Dark Age America? what does the eonic model suggest?

Let’s restate the gobbeldygook below into a set of simple statements (this is really three posts in one, and the top here is the third placed at the start). There is no inherent reason for modern world Civilization to decline into a Dark Age in the sense of Toynbee and Spengler and their confused theories. But there is a resemblance of the modern transition to the Hellenic transition and see that it was shortlived from Archaic Greece to a classical period which seem to stall around 400 BCe, by which time the world’s first great democracy is destroyed by oligarchic and imperialist war. The Occident ‘declines’ very slowly from this point, becomes a form of Roman barbarism, and then collapses ca 500 AD or so, with the canonical instance of a Dark Age. We see the same problem with democracy in our modern case, in the same schedule. But this is not a law of history. Note that China and India don’t follow this pattern as such.

We can recover. Note that our model distinguishes systems and free agents. We are in principle able to take over world civiliation and redirect it at will, But that is almost always the ’empire’ trap all over again.  But as we see we can be subject to events in the onset of chaos, so free agency is real but in a hurricane somewhat relative!
By this analogy of the eonic model then we could easily confuse concepts. On the ancient analogy our present resembles the period ca. 400 BCE and a ‘Dark Age’ is still a thousand years away, 3000 AD! We hiave no sure grounds for such a comparison, but it seems to make some sense, as long as we remember the eonic model in only semideterministic. There are possible other forms of explanation: I don’t know how to apply ‘entropy’ to civiliztions, but there might be other such factors we don’t understand. We cited the decline of the Roman Empire but to this day its full scope and dynamic has never been given.  We have to do better this time.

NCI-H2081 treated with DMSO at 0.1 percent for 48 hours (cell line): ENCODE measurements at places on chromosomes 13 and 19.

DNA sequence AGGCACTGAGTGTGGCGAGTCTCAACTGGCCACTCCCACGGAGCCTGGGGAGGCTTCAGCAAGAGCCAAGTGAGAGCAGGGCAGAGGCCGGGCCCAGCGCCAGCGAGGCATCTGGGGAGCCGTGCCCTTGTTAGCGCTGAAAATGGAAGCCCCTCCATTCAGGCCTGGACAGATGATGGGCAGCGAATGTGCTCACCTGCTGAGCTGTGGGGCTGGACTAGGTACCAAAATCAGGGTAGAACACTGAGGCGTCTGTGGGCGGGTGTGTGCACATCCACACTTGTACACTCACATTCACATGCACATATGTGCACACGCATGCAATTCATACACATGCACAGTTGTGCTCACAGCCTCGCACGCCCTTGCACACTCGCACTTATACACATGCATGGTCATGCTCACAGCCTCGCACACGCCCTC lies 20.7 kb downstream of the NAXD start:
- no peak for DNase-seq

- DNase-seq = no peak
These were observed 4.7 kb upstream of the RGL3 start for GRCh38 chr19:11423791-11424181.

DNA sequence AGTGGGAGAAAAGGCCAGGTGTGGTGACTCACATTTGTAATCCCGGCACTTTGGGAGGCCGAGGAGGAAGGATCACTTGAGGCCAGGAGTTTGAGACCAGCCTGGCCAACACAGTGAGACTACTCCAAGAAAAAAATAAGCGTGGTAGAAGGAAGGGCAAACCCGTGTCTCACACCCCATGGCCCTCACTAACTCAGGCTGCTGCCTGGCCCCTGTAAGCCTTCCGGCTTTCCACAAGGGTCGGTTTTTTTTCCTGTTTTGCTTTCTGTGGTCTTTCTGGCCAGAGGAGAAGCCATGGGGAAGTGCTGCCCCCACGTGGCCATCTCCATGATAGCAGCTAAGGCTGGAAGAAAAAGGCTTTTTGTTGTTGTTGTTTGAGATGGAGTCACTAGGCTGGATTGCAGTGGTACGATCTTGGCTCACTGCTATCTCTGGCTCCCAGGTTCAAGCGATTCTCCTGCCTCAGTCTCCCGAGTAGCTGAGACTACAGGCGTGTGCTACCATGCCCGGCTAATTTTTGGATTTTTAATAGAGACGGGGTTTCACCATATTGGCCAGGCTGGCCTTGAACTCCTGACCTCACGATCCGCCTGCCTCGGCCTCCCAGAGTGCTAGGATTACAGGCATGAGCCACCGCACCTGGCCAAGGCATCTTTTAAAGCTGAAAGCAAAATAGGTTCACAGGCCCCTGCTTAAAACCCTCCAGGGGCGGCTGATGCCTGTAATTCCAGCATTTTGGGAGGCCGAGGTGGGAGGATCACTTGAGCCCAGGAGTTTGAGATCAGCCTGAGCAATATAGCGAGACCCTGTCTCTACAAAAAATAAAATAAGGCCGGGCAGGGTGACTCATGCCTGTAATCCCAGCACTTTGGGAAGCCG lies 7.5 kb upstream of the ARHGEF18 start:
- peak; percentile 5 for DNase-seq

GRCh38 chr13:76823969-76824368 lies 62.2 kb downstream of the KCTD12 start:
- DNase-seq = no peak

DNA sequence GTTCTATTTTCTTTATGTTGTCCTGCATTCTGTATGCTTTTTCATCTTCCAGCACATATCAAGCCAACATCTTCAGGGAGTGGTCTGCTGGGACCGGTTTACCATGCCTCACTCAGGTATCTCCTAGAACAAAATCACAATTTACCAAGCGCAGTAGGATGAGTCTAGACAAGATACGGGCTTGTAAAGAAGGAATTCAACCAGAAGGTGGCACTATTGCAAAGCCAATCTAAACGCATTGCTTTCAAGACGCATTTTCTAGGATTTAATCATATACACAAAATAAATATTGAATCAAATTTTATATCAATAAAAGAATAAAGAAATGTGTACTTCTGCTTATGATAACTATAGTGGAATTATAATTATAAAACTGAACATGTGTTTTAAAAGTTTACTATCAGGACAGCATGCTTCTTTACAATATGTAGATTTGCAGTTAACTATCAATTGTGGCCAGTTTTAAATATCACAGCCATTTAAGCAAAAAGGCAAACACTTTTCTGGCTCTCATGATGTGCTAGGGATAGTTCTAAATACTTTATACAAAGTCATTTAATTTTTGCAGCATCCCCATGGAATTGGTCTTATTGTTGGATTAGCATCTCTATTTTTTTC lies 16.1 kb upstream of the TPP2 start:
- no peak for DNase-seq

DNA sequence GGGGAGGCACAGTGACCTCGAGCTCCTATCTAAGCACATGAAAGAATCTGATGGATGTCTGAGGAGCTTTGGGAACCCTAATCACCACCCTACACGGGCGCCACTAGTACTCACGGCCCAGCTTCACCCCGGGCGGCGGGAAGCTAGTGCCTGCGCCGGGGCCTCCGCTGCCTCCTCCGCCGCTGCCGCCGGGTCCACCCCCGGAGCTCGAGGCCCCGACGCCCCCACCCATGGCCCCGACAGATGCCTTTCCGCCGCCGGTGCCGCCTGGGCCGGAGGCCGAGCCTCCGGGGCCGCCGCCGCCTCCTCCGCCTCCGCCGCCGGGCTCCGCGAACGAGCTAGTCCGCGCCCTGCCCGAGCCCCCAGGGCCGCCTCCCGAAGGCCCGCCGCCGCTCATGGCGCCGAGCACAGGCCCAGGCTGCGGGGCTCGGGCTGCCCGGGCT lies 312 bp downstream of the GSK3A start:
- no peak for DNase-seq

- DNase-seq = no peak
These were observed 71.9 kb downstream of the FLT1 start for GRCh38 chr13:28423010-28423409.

The obvious point then is that something else is involved: no mystery: industrial excess and climate change. This factor is unprecedented  and external and will produce unexpected results. A premature Dark Age is possible if industrial processes destroy a planet, but the result isn’t quite a Toynbean Dark Age so much as a total discombobulation.

There is something uncanny in the modern transition: Democracy, the Industrial Revolution, and capitalism emerge in tandem at the climax of the modern transition and then are immediately followed by a rescue vehicle: the rise of socialism and challengers to capitalism and the exploitation of labor, next to abolition and protofeminism at exactly the same points.
Clearly in retrospect we should have had a socialist revolution near the start before industrial revolution and capitalism turned into a menace. In any case. We need to try to correct the disaster as soon as possible because the result will be worse than a Dark Age.

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We cited this book yesterday and the commentary is reproduced below. I have a slight quibble here as the author cites Toynbee, a completely marginal passing reference but the issue of ‘dark ages’ is tricky. The first issue is the idea of the ‘civilization’: the eonic model looks at macro time-slices of civilization(s) as transitions. Civilizations are too diffuse to be organized dynamic entities. In our case the modern transition occurs in a very strange pattern (discussed in Decoding World History) in a subset of ‘Europe’ and this rapidly diffuses via globalization to the world Civilization (singular, capitalized) we are starting to see now. ‘World Civiliation’ is simply a general depiction and term and isn’t a Toynbean style civilization. Note that there is no European civilization nor is the modern transition a European or Eurocentric phenomenon but a local transformation in the global action of the eonic effect. Continue reading “Dark Age America? what does the eonic model suggest?”